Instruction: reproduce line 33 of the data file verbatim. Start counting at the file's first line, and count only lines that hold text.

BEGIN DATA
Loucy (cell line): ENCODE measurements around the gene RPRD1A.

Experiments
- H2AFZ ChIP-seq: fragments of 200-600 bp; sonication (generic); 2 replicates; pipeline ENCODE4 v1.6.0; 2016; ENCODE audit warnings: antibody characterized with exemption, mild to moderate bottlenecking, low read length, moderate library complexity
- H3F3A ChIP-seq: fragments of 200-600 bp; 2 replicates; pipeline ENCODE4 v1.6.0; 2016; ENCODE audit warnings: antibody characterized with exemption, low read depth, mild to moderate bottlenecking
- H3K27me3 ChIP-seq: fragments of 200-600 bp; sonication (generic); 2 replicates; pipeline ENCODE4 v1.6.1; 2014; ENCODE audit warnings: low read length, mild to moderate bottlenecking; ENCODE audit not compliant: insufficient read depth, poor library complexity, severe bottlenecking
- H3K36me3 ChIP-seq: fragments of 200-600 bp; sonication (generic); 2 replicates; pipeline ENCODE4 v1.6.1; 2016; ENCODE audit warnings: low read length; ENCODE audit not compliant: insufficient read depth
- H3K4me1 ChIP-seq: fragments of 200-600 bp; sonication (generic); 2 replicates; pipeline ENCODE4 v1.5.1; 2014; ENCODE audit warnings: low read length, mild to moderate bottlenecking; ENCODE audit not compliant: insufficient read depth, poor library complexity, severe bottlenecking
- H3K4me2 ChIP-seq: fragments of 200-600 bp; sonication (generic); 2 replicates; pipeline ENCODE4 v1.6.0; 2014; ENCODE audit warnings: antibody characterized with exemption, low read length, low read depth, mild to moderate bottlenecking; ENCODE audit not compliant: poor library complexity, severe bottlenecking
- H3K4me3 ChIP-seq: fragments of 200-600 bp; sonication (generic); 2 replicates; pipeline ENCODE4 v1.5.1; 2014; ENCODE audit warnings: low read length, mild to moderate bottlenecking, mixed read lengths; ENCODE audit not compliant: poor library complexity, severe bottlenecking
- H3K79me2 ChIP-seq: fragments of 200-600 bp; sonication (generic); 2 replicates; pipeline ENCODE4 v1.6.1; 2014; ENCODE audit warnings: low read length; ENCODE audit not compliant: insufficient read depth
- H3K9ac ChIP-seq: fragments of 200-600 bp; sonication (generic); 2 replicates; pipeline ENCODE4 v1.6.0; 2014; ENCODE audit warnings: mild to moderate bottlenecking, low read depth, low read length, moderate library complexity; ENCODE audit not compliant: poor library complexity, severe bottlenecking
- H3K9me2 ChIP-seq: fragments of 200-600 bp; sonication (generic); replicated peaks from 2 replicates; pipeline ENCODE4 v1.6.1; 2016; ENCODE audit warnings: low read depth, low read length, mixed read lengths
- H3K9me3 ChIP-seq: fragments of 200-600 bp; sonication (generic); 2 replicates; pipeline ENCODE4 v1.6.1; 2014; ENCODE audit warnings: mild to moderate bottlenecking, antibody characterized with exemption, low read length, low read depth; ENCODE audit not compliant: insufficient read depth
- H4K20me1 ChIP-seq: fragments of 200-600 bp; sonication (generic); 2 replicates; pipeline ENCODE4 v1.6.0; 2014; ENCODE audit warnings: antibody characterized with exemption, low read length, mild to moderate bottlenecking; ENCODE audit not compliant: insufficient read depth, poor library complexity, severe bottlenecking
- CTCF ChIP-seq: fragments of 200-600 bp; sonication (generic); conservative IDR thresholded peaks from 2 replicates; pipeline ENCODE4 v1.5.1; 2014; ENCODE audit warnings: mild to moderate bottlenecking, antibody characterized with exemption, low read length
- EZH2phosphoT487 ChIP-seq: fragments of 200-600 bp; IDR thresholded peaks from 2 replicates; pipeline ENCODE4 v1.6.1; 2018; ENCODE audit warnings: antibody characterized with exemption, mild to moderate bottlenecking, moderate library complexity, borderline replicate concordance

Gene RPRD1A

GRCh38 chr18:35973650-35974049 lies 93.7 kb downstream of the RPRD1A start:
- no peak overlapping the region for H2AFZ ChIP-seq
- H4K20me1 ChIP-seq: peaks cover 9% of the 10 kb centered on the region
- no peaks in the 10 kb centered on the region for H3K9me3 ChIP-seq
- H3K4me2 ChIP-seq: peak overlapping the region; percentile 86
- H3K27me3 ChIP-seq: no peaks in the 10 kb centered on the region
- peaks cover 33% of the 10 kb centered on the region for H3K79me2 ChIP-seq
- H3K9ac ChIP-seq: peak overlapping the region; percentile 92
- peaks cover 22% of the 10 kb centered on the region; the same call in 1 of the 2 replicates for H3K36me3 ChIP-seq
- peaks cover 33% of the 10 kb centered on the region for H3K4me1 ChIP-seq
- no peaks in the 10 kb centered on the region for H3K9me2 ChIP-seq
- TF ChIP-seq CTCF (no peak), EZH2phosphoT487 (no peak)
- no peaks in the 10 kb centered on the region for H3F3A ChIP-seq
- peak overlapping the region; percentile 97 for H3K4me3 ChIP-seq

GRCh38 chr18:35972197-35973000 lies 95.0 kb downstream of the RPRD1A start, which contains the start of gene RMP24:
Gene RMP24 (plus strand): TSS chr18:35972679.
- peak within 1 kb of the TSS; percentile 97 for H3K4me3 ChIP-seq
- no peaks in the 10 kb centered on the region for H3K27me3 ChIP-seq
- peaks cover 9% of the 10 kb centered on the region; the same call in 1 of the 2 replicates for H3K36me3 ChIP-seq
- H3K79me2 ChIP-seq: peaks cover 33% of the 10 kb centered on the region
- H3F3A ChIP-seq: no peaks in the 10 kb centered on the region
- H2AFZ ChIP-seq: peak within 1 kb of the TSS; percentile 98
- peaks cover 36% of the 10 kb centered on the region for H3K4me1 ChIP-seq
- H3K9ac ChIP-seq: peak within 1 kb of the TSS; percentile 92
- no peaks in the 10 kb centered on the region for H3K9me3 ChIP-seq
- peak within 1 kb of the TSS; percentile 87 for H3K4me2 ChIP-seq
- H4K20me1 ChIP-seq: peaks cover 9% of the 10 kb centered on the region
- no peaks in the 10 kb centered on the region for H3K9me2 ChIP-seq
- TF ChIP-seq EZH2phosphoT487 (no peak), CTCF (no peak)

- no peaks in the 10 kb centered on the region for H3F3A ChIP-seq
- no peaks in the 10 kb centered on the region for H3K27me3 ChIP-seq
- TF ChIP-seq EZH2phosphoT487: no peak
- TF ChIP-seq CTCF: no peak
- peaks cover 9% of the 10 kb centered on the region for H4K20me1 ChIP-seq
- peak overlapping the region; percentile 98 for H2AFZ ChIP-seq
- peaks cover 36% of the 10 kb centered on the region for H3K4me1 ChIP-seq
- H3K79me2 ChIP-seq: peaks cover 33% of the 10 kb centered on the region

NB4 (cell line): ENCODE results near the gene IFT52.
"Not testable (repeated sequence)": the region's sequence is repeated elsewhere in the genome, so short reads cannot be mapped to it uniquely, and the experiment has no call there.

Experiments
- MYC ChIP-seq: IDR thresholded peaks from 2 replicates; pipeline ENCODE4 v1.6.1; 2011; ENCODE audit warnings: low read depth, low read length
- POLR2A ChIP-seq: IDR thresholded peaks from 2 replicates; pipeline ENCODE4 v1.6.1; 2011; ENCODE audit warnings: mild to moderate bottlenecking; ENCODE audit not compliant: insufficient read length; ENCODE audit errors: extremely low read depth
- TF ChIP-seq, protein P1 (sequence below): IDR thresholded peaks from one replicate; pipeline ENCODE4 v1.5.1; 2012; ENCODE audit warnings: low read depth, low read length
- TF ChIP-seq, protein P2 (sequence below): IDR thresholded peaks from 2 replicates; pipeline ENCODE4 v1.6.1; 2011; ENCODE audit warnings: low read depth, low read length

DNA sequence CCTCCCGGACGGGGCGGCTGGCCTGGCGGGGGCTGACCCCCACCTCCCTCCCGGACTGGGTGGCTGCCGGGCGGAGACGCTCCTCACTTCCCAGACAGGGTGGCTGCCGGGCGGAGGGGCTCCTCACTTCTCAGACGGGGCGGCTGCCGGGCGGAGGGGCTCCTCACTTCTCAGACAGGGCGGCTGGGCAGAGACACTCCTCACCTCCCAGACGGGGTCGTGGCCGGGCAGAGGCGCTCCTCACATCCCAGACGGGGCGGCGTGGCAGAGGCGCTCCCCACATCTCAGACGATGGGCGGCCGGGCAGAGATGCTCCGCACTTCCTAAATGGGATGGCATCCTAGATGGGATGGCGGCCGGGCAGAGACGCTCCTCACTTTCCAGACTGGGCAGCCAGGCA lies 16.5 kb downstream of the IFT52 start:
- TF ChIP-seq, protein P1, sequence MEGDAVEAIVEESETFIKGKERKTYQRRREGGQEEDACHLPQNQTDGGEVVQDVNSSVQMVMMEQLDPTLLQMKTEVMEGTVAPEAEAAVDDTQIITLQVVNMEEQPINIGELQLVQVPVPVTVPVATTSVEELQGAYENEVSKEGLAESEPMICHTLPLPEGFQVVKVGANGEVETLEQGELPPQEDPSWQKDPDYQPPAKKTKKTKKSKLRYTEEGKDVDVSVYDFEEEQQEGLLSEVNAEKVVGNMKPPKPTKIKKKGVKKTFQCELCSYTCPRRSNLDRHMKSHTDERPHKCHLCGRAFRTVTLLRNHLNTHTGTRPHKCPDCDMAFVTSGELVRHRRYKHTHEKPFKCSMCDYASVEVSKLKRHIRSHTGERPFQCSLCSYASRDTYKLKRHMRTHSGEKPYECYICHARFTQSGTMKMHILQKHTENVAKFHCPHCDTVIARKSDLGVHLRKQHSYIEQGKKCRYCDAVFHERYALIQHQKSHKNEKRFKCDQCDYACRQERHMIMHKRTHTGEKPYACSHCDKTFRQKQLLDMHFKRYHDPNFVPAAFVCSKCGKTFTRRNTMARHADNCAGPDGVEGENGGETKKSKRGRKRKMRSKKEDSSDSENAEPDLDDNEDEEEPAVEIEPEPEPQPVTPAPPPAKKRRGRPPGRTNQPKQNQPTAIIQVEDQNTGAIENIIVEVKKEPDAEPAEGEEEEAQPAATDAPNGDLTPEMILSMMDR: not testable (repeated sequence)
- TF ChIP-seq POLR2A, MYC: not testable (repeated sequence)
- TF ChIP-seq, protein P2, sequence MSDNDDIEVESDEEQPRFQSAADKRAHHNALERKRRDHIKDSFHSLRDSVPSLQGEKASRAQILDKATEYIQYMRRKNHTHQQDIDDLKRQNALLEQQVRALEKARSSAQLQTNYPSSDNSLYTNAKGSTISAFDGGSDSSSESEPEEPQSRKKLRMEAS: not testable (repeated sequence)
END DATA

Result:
Gene RMP24 (plus strand): TSS chr18:35972679.